In vitro experiments have demonstrated that camel foregut-fluid has the capacity to metabolize indospicine, a natural toxin which causes hepatotoxicosis, but such metabolism is in competition with absorption and outflow of indospicine from the different segments of the digestive system. Six young camels were fed Indigofera spicata (337 µg indospicine/kg BW/day) for 32 days, at which time three camels were euthanized. The remaining camels were monitored for a further 100 days after cessation of this indospicine diet. In a retrospective investigation, relative levels of indospicine foregut-metabolism products were examined by UHPLC-MS/MS in plasma, collected during both accumulation and depletion stages of this experiment. The metabolite 2-aminopimelamic acid could be detected at low levels in almost all plasma samples, whereas 2-aminopimelic acid could not be detected. In the euthanized camels, 2-aminopimelamic acid could be found in all tissues except muscle, whereas 2-aminopimelic acid was only found in the kidney, pancreas, and liver tissues. The clearance rate for these metabolites was considerably greater than for indospicine, which was still present in plasma of the remaining camels 100 days after cessation of Indigofera consumption.


Assuntos
Sistema Digestório/metabolismo , Indigofera , Norleucina/análogos & derivados , Aminoácidos Neutros/sangue , Aminoácidos Neutros/metabolismo , Animais , Camelus , Contaminação de Alimentos , Norleucina/sangue , Norleucina/farmacocinética , Ácidos Pimélicos/sangue , Ácidos Pimélicos/metabolismo , Distribuição Tecidual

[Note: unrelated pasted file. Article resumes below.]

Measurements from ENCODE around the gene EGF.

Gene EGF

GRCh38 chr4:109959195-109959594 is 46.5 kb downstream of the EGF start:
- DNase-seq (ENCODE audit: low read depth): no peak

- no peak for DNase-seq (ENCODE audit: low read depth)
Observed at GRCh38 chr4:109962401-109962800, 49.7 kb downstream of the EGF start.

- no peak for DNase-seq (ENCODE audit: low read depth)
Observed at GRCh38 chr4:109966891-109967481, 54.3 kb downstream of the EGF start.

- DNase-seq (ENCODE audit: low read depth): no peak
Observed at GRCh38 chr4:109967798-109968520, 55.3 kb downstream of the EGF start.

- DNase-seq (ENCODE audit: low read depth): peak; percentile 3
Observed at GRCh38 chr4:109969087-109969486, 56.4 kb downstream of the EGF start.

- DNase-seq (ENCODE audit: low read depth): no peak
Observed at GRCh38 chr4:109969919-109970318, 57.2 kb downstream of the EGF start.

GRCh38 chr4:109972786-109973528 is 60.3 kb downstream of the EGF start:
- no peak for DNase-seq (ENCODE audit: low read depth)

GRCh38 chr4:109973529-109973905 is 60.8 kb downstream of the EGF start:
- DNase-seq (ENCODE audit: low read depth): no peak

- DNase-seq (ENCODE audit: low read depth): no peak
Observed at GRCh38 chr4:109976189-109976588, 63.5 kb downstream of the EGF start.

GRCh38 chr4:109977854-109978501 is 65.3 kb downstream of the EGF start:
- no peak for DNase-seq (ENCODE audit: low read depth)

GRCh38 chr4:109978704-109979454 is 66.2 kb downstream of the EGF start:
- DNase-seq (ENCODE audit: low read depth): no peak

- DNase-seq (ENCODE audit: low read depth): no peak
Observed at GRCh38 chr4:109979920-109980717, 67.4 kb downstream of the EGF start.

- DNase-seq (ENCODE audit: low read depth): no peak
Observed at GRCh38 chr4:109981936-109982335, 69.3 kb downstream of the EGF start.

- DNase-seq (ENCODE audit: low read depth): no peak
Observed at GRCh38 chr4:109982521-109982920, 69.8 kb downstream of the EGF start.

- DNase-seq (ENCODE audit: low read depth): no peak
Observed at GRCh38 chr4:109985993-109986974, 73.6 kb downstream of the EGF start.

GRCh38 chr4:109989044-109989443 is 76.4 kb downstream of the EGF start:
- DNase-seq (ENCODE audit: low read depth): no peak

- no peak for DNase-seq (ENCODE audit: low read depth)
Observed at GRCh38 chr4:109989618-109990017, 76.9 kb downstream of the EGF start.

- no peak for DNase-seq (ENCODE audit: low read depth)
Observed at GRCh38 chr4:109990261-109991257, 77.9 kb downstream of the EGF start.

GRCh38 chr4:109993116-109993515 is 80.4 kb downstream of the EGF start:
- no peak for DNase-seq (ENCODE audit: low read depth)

7.
J Pediatr Endocrinol Metab ; 32(3): 269-274, 2019 Mar 26.
Artigo em Inglês | MEDLINE | ID: mdl-30835252

RESUMO

Background Oxidative stress may be one of the causes responsible for mental retardation in phenylketonuria (PKU) patients. Phenylalanine (Phe) reduces antioxidant defense and promotes oxidative stress by causing increase in reactive oxygen-nitrogen species. Our study aimed to investigate the effect of different treatments (amino acid mixture/large neutral amino acid [LNAA] supplements) on oxidative stress which are applied to late-diagnosed patients. To the best of our knowledge, this is the first study to investigate the effect of LNAA supplements on oxidative stress. Methods Twenty late-diagnosed classic PKU patients were included in this study. Patients were classified into two groups: patients under Phe-restricted diet and using Phe-free amino acid mixtures (Group I) (mean age: 13.8 ± 2.8), and patients taking LNAA supplements (Group II) (mean age: 14.8 ± 3.8). Healthy controls (mean age: 13.6 ± 4.8) with ages consistent with the ages of the patients in the experimental groups were included. Results Glutathione peroxidase is lower in patients of taking LNAA supplements than the control group (p = 0.022). Coenzyme Q10 is lower in patients of using Phe-free amino acid mixtures than the control group and it is significantly higher in Group II than Group I (p = 0.0001, p = 0.028, respectively). No significant differences were detected in total antioxidant status, total oxidant status, oxidative stress index, paraoxonase 1 and L-carnitine levels. Conclusions Different treatments affect oxidative stress parameters in PKU patients. In this study, although patients were followed up with classic PKU, patient-specific adjuvant antioxidant therapies should be implemented in response to oxidative stress.